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Four Winds Saison Brett

with 4 comments

It’s been a while since I’ve reviewed a beer. I thought about throwing up something on Driftwood Lustrum, but talking about the cellaring potential and general awesomeness of a beer you could no longer buy just seems cruel (I will update my cellaring page with details, though, so those lucky few who managed to get some can track their investment).

Today, though, I happened upon some Four Winds Saison Brett and figured the world could benefit from my thoughts on this interesting, complex and–perhaps most importantly–still available beer.

Tasting notes:

First, it comes in a cork and wire bottle. That gets some points from me right off the bat. Only three beers have ever been released in BC with corks, and Four Winds has now made two of those. Throw some Brett-infected barrel-aging on the fire and now we’re talking serious potential.

Does it live up to that potential? In a word: Yes. In two words: fuck yes. This is a refined, polished beer that makes nigh perfect use of barrel aging and Brett funk to add complexity to an already great beer. I opened this bottle with very high expectations and Four Winds met them.

This beer is drinking beautifully now, but it will continue to develop intense complexity with cellaring, likely for up to another 2-3 years.

APPEARANCE Cloudy, golden amber with a slight orange tint. Head is frothy, white and long lasting.
NOSE Bread yeast with a strong Brett funk. Slight pepper spiciness.
TASTE Crisp, dry body with a lingering funk from the Brett. Mild apple esters with a slightly bitter, oaky finish.
STATS 7.0% ABV / 28 IBU / Unfiltered / Bottle Conditioned
SHOULD I BUY IT? This is an elegant beauty of a beer, and definitely the best Saison BC has ever seen. So, uh, yeah, buy it.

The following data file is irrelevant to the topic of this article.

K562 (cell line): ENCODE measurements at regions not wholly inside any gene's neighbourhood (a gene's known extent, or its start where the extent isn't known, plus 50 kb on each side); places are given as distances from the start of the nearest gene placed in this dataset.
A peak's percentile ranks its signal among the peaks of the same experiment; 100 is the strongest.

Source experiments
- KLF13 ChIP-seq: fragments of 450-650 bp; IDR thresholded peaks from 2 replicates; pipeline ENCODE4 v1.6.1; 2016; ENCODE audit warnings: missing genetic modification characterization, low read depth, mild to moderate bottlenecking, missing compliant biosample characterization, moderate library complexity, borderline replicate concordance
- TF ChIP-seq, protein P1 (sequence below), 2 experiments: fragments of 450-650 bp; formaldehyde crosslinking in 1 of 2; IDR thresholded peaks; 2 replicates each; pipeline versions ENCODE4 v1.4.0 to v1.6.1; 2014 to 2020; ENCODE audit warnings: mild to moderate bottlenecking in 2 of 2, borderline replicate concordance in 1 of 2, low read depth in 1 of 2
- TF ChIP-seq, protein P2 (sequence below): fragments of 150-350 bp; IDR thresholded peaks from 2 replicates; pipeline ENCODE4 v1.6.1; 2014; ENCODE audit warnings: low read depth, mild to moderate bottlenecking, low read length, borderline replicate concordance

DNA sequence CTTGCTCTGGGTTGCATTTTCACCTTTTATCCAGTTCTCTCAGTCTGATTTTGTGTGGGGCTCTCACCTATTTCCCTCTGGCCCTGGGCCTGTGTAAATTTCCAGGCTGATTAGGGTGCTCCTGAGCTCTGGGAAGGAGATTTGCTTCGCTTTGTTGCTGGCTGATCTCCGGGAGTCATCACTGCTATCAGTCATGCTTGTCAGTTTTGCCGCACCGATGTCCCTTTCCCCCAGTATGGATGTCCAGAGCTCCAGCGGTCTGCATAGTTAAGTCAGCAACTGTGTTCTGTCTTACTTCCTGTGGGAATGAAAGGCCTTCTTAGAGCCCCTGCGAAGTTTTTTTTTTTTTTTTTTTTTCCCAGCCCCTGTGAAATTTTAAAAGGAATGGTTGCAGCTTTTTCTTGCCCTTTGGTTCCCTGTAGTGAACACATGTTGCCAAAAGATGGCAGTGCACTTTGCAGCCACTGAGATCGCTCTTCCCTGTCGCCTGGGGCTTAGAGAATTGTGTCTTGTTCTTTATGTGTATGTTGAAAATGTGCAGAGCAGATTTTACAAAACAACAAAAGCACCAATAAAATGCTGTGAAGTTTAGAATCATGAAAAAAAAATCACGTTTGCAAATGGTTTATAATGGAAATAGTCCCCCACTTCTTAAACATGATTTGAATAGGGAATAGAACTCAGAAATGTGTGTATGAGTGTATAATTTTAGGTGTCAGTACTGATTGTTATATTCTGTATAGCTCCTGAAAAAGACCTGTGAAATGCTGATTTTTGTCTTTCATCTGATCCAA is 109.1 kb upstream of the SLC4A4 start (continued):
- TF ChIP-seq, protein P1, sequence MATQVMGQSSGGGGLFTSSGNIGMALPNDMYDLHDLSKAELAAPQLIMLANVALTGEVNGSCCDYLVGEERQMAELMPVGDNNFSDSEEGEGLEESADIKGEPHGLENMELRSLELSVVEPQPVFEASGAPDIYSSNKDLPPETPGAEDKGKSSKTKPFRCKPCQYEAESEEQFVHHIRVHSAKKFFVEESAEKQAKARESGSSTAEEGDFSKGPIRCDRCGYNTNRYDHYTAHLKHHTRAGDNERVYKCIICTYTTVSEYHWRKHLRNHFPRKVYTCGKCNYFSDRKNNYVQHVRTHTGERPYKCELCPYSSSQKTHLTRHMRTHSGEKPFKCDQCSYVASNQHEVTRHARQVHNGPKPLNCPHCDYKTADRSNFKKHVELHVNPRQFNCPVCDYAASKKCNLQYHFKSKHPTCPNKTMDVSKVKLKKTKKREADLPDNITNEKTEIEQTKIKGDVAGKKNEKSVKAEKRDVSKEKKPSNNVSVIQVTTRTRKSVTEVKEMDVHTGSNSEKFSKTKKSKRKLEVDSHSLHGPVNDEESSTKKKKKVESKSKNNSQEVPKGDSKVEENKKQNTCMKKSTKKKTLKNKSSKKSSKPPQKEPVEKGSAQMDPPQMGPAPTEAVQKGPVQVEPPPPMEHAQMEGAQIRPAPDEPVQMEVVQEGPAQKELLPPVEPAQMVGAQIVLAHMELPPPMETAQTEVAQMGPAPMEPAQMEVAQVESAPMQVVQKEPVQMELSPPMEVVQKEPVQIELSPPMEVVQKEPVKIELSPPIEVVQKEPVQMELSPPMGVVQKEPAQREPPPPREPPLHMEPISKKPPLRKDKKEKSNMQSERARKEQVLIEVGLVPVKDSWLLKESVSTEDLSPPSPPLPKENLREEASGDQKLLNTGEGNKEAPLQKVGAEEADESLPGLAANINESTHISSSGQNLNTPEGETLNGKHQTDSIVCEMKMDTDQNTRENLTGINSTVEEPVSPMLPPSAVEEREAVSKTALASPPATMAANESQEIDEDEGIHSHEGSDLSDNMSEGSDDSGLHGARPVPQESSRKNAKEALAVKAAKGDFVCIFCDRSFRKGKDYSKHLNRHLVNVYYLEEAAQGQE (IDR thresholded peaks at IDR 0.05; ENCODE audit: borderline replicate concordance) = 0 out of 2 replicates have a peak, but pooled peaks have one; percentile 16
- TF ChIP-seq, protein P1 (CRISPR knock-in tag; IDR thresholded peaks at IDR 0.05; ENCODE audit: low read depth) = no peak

Where to get it: The following stores purchases some stock of Saison Brett, but may or may not have sold out by now:

Legacy Liquor (rumoured out)
Brewery Creek
Fire Fly
BotteJockey
Darby’s
Hastings Liquor
Westcoast Liquor Kerrisdale
Kitsilano Liquor
Steamworks Liquor
Burrard Liquor
16th St. Liquor
Village Liquor
Hop & Vine
Bainbridge
Big Ridge
Central City
O’Hares
Spinnakers Liquor Stores
Cascadia Liquor Stores
Scotties (Squamish)

Coles notes:

Brewery Four Winds
From Delta
Name Saison Brett
Style Saison
SOA Now Gold
SOA Potential Gold-ier
Drink Now-2015
Improvement the cork makes +20% – I’m shallow, okay?
Availability Small release, major LRSs and brewery only
Cost ~$13 per 750ml bottle
Similar Beers Maybe Upright Seven, or Logsdon Seizoen Bretta–nothing made in BC

 


Gold because of the bar
this has set for BC-brewed beers.

Written by chuck

November 23rd, 2013 at 1:44 pm

Posted in Beers

Tagged with

Where the Money Goes

with 5 comments

Alright, so you’re starting a brewery. Congrats on being awesome. You’ve even managed to jump that next hurdle: financing. You’ve done all the normal steps: harassed friends, begged from the Bank of Mom and Dad, and kidnapped the children of a major financial firm’s loan officer. The deed is done, the money and credit are all lined up, and all it cost was little Jimmy’s toe.

Signing a lease, buying some brewing equipment, and hiring a brewer are really all that’s left between you and profitable, beery awesome-sauce (ProTip: You can avoid hiring a brewer by cloning an existing one).


Cue Graham With suddenly realizing why I’ve been asking him to spit in a petri dish recently.